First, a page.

Legalise, tax and regulate ALL drugs?
Debate Rounds (3)
And does it really make sense anyway? The only person you're hurting is yourself, and sometimes it's even less dangerous than substences that ARE allowed.
You can end up in jail for tweaking your mind in a way that the state doesn't approve of? Does that really make sense? Especially when you take into account that you can use other stuff such as coffee etc.
Fact: More people are arrested from drugs than ALL VIOLANT CRIMES COMBINED? Wouldn't you rather the police focus on that instead?
In short my opinion is that what you do with your body is your business and the state meddeling with it is not only ineffective but also making things worse than it would have been if it were legal.
Secondly there's the economical side. In Georgia, USA they legalised weed for a period. And the money they gained reached a level where of which they were legally required to give money back to the people. It would in short be very profitable.
And then there's the police. You see in America people are arrested for using drugs at every 25 seconds or so and as I mentioned earlier more people are arrested for drugs than all violent crimes combined. Legalising it would allow the police force to save a tremendous amount of time and money and prisons would be less occupied. In fact as of 2013 HALF of all US prisoners were in prison because of drug offences. That tax money could be used on something else instead.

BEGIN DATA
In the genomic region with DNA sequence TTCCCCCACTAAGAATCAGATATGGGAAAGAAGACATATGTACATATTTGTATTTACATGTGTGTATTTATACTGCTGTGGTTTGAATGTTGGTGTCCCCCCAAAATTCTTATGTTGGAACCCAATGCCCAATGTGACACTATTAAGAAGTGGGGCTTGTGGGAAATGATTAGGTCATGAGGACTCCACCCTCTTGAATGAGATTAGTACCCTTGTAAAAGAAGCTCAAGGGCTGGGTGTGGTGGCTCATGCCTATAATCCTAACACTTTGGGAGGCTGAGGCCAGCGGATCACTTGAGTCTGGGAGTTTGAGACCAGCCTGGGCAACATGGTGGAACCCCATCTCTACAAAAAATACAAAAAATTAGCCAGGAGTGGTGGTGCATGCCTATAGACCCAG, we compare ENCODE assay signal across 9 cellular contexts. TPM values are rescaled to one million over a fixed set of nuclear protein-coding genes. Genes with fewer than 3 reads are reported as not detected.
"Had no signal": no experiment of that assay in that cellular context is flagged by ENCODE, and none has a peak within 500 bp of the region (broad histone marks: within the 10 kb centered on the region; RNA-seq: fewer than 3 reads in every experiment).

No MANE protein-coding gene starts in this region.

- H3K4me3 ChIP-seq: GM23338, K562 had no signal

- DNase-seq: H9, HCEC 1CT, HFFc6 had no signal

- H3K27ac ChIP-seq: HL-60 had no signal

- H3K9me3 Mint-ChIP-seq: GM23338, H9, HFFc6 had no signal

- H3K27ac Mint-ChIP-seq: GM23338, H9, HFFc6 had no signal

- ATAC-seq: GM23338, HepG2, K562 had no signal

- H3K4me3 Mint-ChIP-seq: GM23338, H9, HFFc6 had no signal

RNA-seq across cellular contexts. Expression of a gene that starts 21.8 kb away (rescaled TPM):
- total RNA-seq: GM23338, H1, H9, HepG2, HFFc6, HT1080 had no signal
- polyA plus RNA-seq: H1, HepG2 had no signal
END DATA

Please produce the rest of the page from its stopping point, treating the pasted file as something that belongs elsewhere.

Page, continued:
Drug money kept the global economy afloat during the financial crisis.
"When UN drug chief Antonio Maria Costa declared that $352bn of laundered drug cash was the only liquid capital available to some banks on the brink of collapse in 2008, the banking world feigned outrage. However, by 2012, one of America"s largest banks, Wachovia and one of the Britain"s largest, HSBC (founded amidst the opium trade) were forced to pay out record fines for failing to turn away money being laundered by Mexican drug cartels."
The next quote was taken from an International Commission containing between eight former heads of state and other world leaders. Such as former presidents from places such as Poland